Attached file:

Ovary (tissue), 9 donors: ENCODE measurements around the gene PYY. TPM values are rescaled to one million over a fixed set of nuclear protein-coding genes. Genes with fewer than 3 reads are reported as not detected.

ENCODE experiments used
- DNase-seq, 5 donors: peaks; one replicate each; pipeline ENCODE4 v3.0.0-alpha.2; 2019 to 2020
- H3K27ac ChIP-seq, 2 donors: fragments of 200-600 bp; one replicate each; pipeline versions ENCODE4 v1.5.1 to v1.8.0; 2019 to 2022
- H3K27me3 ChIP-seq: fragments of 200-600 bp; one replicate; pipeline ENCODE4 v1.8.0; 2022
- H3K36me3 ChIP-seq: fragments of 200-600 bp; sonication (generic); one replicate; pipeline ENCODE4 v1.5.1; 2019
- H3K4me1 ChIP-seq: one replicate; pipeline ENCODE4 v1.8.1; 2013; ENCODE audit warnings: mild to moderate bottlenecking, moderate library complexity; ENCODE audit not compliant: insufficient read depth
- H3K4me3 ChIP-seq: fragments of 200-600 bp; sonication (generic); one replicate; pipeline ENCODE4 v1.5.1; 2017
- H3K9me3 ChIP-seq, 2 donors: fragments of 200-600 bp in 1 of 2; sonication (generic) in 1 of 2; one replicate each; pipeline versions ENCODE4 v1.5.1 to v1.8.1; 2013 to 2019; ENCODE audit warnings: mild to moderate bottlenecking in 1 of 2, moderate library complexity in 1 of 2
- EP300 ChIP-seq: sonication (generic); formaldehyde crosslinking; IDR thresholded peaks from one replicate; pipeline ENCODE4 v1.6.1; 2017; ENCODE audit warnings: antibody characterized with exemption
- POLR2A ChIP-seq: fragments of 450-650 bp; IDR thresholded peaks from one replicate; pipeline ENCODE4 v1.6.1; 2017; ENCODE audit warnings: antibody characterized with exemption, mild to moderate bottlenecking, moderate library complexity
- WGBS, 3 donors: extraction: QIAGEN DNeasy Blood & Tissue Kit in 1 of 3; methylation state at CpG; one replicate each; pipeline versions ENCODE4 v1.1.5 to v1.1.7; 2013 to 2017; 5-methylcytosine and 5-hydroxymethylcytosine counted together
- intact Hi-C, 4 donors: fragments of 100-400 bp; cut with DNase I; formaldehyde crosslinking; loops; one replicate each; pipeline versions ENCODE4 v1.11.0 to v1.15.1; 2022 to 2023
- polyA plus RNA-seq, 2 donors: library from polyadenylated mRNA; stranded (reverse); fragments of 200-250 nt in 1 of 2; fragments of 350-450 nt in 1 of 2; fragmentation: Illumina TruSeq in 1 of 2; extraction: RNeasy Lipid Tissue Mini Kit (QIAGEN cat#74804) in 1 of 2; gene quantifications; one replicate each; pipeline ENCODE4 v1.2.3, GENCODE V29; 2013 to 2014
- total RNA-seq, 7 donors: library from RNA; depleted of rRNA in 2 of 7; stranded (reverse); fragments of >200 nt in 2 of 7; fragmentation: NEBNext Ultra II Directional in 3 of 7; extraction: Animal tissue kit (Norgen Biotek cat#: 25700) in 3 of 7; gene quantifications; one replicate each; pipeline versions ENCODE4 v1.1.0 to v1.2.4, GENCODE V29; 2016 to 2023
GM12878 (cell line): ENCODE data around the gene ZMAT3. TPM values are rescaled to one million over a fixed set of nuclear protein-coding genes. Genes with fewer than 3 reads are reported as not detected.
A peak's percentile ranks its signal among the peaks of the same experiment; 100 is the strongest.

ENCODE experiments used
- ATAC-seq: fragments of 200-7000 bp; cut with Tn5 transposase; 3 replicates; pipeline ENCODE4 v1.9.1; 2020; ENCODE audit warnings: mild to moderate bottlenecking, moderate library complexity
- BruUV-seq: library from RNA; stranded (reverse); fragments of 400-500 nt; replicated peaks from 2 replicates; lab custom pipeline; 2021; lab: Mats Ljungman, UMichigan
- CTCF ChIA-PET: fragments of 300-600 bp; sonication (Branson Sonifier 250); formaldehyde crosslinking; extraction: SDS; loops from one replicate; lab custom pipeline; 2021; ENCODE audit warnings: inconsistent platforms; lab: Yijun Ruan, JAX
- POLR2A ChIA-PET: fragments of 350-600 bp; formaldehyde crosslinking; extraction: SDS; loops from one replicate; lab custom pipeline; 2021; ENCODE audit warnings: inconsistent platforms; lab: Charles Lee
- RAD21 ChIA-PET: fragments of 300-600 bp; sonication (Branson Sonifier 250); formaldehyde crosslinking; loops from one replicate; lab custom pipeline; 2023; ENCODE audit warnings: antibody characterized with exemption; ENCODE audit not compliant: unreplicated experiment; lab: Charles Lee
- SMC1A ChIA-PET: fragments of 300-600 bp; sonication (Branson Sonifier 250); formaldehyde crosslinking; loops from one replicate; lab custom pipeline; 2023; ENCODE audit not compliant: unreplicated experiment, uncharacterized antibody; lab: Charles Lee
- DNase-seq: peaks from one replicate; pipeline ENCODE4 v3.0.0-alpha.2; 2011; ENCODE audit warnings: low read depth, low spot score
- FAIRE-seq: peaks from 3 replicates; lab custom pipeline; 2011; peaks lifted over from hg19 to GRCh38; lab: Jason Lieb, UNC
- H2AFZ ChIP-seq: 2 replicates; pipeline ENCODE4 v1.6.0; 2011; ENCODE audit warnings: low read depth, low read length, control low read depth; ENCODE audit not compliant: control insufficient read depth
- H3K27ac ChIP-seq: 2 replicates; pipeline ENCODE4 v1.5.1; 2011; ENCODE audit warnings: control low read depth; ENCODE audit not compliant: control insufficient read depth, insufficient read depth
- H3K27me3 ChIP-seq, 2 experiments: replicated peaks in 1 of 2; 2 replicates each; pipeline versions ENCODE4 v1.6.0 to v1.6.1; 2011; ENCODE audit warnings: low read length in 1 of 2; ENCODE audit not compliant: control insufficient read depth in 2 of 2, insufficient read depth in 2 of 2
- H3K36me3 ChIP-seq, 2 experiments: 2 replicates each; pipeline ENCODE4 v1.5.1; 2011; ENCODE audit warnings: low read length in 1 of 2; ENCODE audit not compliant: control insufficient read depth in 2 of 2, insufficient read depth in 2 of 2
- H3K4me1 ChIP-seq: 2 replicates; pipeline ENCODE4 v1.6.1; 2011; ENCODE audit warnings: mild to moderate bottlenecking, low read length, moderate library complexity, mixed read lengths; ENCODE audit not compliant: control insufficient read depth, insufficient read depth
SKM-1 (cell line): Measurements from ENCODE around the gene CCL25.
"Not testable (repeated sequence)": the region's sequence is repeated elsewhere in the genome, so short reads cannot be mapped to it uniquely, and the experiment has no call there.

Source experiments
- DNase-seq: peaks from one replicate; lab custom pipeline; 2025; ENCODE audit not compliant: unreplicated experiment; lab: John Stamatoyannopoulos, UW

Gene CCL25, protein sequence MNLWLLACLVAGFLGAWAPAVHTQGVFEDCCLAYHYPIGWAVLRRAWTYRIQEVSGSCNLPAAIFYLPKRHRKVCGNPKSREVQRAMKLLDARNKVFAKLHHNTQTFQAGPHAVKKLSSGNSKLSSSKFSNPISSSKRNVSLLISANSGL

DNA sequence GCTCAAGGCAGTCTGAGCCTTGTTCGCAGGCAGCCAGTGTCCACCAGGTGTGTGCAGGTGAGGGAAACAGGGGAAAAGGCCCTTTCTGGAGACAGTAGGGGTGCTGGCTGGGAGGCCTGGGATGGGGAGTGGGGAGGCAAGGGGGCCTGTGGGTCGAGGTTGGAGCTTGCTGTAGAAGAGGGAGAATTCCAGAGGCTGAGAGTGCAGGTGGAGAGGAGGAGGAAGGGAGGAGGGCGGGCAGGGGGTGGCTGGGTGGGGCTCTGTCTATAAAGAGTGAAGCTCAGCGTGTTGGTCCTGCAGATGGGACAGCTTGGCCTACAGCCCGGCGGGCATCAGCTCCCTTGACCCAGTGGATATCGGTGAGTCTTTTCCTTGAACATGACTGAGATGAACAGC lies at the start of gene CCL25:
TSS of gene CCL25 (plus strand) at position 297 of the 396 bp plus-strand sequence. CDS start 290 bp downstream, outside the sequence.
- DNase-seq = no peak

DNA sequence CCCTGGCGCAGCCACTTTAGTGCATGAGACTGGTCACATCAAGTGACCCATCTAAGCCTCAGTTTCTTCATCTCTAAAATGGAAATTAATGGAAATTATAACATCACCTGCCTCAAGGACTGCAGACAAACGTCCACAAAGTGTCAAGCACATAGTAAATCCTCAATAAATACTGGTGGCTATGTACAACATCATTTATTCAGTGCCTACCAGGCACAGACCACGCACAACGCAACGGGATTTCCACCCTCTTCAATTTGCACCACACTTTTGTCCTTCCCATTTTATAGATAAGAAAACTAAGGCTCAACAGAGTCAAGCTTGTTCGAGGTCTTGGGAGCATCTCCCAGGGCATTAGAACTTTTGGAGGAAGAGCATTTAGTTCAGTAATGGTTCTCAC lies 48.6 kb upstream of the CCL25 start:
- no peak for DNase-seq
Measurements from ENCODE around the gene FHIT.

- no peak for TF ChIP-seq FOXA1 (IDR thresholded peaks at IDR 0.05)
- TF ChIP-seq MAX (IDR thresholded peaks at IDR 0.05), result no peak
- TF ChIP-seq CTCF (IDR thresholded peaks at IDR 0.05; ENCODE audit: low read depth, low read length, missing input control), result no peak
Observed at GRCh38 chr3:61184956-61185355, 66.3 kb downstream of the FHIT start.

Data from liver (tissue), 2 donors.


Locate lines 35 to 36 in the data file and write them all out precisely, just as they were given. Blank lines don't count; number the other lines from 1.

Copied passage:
- DNase-seq: peaks from one replicate; lab custom pipeline; 2025; ENCODE audit not compliant: unreplicated experiment; lab: John Stamatoyannopoulos, UW

Gene CCL25, protein sequence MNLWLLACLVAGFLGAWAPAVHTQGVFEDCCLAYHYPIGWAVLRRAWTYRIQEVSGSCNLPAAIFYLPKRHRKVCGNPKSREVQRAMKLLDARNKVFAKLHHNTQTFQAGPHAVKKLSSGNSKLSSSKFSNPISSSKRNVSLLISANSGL